How do you find out you have salvage title on your car after accident?

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I was in a car accident and hit from behind. I went to get a repair estimate.  My insurance decided it was a total loss.  I told my insurance agent to give me time  think about what do.  I was written a check for the total value of my car minus car loan and salvage value. They paid off my car loan.  Then they tried to get my  car taken to Coparts a company that takes salvaged vehicles. They also sent me a vehicle transfer form to transfer car to them. I have not signed anything or cashed any checks, They have not called me in over a month. Did they just not let me think about it and considered my car a total loss and wrote a check to me.  I wanted to look for lower repair estimates so the car is not considered a salvage car on its title.   Can they report the car  to DMV as  salvaged to its title even if I did not agree on anything or sign anything.

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I suspect the answer to your question varies by state, and this sounds weird because I wouldn't expect a loan payoff until you agreed to a settlement and they had possession of the car.

I don't think estimate-shopping will do anything to prevent a branded title for you. Estimates often go up once they get started into the repair and find more damage and if one estimate was enough to call it it's probably not borderline. They won't want to take on the risk of additional damage being found while paying for your rental car hoping they can save a few hundred bucks over a total payout.

If you want this one fixed rather than buying something similar, you will probably get a branded title and either wind up paying out of pocket to fix it correctly or tolerating something less than a complete fix.

I am in San Francisco

They didn't just send you a check and pay off your car loan without you agreeing to it in some way (potentially passively).

If you cashed that check you likely "agreed" to the settlement. The car is theirs now.

The car is totaled according to the insurance company. They will buy the car from you for the salvage value if you want.

The insurance payout is usually the NADA retail value less any deductible. That is a dream price for any seller so take the money and run.

Isn't it pretty obvious? They wrote you a check "minus salvage value". If you disagree you should be calling them instead of posting about it on the InterWebz.

How do you find salvage value?

dfres said:   How do you find salvage value?
  Ask your insurance company.  Usually, you can but it back from them for the salvage value.  My father recently sold his pickup that had been "totaled" twice.  It was still fixable for a relatively small amount, but the truck was twenty some-odd yrs old with >450k on it.  He purchased it for the salvage value from the insurance company and then sold it with the salvage title.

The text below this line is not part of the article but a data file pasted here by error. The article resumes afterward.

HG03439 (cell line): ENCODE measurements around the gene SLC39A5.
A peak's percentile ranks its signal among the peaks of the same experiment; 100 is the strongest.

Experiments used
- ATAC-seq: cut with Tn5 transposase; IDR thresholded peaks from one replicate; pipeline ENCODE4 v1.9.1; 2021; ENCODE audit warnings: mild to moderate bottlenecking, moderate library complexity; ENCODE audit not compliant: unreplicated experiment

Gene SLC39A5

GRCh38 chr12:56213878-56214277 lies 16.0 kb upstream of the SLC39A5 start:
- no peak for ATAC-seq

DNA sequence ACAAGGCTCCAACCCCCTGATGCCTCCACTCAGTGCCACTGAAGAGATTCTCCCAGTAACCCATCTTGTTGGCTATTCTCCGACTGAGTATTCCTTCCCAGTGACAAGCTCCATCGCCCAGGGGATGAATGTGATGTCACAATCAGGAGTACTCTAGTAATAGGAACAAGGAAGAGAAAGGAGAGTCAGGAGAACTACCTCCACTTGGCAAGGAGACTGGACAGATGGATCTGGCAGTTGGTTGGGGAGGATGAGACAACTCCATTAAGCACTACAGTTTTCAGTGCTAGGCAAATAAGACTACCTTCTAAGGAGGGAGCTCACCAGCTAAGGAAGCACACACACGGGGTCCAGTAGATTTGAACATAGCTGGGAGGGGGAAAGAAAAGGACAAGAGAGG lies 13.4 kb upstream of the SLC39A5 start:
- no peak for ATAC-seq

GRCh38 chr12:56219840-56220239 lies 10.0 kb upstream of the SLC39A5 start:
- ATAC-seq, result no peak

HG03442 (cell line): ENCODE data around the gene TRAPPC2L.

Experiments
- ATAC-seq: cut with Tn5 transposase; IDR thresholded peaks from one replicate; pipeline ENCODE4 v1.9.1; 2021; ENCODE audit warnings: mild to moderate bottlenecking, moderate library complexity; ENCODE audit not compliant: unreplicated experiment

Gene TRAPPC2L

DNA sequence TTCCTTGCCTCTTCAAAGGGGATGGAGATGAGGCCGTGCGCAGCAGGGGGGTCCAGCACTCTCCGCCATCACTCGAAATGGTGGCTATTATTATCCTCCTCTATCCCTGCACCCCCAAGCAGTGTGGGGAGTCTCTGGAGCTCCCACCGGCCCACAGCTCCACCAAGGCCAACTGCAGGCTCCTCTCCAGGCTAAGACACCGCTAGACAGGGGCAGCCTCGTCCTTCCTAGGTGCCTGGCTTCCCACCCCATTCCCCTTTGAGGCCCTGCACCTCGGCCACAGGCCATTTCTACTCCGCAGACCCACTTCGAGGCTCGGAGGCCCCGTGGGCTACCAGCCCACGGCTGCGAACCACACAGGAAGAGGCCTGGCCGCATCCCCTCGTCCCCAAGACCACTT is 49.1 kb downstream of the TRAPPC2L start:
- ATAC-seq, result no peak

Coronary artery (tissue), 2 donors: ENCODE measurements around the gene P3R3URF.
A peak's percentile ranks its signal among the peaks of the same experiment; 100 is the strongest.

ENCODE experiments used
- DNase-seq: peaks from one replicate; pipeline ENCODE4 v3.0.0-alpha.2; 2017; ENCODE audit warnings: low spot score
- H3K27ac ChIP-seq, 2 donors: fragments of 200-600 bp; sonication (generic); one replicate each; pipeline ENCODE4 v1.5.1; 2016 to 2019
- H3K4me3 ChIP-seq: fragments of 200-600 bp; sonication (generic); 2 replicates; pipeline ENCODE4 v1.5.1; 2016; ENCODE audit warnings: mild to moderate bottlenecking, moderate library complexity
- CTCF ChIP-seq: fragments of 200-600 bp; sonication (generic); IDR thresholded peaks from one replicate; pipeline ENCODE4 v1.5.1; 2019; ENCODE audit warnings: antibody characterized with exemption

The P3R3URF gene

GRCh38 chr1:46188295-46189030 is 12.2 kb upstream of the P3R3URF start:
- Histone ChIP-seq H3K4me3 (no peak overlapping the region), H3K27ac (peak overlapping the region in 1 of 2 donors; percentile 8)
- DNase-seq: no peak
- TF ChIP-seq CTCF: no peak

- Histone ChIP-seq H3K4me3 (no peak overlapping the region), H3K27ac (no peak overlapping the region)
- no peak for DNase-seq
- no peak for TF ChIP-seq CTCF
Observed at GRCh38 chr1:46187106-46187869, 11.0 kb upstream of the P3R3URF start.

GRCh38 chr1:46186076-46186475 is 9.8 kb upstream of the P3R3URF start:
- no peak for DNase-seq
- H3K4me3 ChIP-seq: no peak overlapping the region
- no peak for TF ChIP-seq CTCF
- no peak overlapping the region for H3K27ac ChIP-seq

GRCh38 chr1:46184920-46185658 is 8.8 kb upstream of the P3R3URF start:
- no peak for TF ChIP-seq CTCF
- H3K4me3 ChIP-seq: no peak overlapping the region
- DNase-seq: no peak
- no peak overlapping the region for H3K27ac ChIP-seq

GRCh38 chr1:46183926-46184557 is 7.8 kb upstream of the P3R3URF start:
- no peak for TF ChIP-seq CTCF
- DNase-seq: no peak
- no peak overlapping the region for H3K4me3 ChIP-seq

dfres said:   I was in a car accident and hit from behind. I went to get a repair estimate.  My insurance decided it was a total loss.  I told my insurance agent to give me time  think about what do.  I was written a check for the total value of my car minus car loan and salvage value. They paid off my car loan.  Then they tried to get my  car taken to Coparts a company that takes salvaged vehicles. They also sent me a vehicle transfer form to transfer car to them. I have not signed anything or cashed any checks, They have not called me in over a month. Did they just not let me think about it and considered my car a total loss and wrote a check to me.  I wanted to look for lower repair estimates so the car is not considered a salvage car on its title.   Can they report the car  to DMV as  salvaged to its title even if I did not agree on anything or sign anything.
  
You agreed to everything when you cashed the check.

Better call Saul... and afterwards, Bubble King for a crown vic.

I did not cash check yet. Once it is considered salvage title would that mean it is undrivable?

speedracer714 said:   
dfres said:   I was in a car accident and hit from behind. I went to get a repair estimate.  My insurance decided it was a total loss.  I told my insurance agent to give me time  think about what do.  I was written a check for the total value of my car minus car loan and salvage value. They paid off my car loan.  Then they tried to get my  car taken to Coparts a company that takes salvaged vehicles. They also sent me a vehicle transfer form to transfer car to them. I have not signed anything or cashed any checks, They have not called me in over a month. Did they just not let me think about it and considered my car a total loss and wrote a check to me.  I wanted to look for lower repair estimates so the car is not considered a salvage car on its title.   Can they report the car  to DMV as  salvaged to its title even if I did not agree on anything or sign anything.
  
You agreed to everything when you cashed the check.

Try again.

OP, I was in a somewhat similar situation years ago, where my car got hit (other driver was at fault). My insurance company's adjuster (not agent), after inspecting my car's damage, deemed it a total loss. It didn't look that bad to me, and I requested that he wouldn't rule it that way since I preferred to get the car fixed (while maintaining a clean title). He said he couldn't do that but suggested two options: